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WMB-CP-02

2004

What is a Sand Dune?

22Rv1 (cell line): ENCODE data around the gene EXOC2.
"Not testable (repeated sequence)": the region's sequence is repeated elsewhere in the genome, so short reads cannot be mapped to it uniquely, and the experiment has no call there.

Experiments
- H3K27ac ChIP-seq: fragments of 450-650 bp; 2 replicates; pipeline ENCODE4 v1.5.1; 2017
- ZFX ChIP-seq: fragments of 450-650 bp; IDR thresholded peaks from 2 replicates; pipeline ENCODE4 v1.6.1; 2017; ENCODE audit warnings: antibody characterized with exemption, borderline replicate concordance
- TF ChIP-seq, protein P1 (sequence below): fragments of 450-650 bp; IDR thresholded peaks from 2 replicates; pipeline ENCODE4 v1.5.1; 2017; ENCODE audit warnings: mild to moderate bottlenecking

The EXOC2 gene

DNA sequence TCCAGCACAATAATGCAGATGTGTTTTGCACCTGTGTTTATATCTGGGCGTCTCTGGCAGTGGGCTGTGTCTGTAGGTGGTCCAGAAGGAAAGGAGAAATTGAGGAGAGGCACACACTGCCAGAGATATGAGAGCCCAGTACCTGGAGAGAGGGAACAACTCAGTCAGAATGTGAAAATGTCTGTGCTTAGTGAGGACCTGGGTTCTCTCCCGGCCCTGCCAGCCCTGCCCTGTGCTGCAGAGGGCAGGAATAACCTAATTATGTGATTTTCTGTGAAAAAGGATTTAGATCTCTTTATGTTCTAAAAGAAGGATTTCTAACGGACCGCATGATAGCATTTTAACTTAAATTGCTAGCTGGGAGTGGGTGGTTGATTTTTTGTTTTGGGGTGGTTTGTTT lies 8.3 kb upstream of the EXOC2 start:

A sand dune is a mount, hill or ridge of sand that lies behind the part of the beach affected by tides. They are formed over many years when windblown sand is trapped by beach grass or other stationary objects. Dune grasses anchor the dunes with their roots, holding them temporarily in place, while their leaves trap sand promoting dune expansion. Without vegetation, wind and waves regularly change the form and location of dunes. Dunes are not permanent structures. Sand dunes provide sand storage and supply for adjacent beaches. They also protect inland areas from storm surges, hurricanes, flood-water, and wind and wave action that can damage property. Sand dunes support an array of organisms by providing nesting habitat for coastal bird species including migratory birds. Sand dunes are also habitat for coastal plants. The Seabrook dunes are home to 141 species of plants, including nine rare, threatened and endangered species. Construction of beachfront homes and hotels can encroach on sand dune habitat. Increased tourism, foot traffic, and removal of plant species can cause severe erosion. Beach litter is aesthetically unpleasing, and can be harmful to shorebirds and other animals. For more information contact the New Hampshire Coastal Program at (603) 431-9366 or visit www.des.nh.gov/coastal.